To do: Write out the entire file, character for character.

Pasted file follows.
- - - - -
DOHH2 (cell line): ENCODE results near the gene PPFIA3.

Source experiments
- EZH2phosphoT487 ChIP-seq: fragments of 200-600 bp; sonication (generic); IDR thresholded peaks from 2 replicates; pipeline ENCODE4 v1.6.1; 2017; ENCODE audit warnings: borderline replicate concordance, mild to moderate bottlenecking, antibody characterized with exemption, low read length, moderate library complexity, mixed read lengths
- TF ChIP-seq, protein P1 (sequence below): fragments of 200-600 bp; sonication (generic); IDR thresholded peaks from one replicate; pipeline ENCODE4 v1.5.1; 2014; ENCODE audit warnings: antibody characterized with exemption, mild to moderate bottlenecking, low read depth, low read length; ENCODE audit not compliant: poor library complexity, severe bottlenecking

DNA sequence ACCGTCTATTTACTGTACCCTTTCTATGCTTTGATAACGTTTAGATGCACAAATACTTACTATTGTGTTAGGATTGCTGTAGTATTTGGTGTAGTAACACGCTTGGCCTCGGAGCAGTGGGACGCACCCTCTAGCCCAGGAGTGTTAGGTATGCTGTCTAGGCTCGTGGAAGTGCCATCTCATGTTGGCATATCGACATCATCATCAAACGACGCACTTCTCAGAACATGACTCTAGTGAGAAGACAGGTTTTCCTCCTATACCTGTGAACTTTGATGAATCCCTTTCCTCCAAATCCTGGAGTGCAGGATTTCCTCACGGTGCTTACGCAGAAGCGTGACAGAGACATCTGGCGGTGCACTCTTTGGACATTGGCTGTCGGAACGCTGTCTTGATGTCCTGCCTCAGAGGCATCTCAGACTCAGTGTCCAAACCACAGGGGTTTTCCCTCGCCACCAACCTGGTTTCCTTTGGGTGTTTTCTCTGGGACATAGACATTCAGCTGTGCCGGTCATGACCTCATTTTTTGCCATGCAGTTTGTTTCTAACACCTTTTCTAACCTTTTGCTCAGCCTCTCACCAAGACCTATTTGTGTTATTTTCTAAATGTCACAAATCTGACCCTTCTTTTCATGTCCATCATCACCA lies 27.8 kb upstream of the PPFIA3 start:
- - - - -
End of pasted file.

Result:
DOHH2 (cell line): ENCODE results near the gene PPFIA3.

Source experiments
- EZH2phosphoT487 ChIP-seq: fragments of 200-600 bp; sonication (generic); IDR thresholded peaks from 2 replicates; pipeline ENCODE4 v1.6.1; 2017; ENCODE audit warnings: borderline replicate concordance, mild to moderate bottlenecking, antibody characterized with exemption, low read length, moderate library complexity, mixed read lengths
- TF ChIP-seq, protein P1 (sequence below): fragments of 200-600 bp; sonication (generic); IDR thresholded peaks from one replicate; pipeline ENCODE4 v1.5.1; 2014; ENCODE audit warnings: antibody characterized with exemption, mild to moderate bottlenecking, low read depth, low read length; ENCODE audit not compliant: poor library complexity, severe bottlenecking

DNA sequence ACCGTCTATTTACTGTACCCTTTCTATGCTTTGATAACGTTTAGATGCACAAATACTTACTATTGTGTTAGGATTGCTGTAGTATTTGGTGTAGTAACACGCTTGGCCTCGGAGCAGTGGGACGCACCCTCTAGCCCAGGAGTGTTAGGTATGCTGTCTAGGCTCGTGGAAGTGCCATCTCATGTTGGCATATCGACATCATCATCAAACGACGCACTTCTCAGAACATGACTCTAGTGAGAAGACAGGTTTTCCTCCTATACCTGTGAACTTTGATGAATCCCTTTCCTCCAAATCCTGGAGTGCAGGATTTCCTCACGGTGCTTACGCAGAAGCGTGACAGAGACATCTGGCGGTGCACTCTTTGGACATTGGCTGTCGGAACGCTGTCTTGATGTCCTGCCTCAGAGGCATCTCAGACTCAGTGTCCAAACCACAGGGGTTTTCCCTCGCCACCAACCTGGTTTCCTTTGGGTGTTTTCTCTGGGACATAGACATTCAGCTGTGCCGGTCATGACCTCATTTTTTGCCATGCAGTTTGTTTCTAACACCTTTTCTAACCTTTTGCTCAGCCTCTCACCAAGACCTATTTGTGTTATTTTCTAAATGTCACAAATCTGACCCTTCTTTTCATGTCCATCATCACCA lies 27.8 kb upstream of the PPFIA3 start: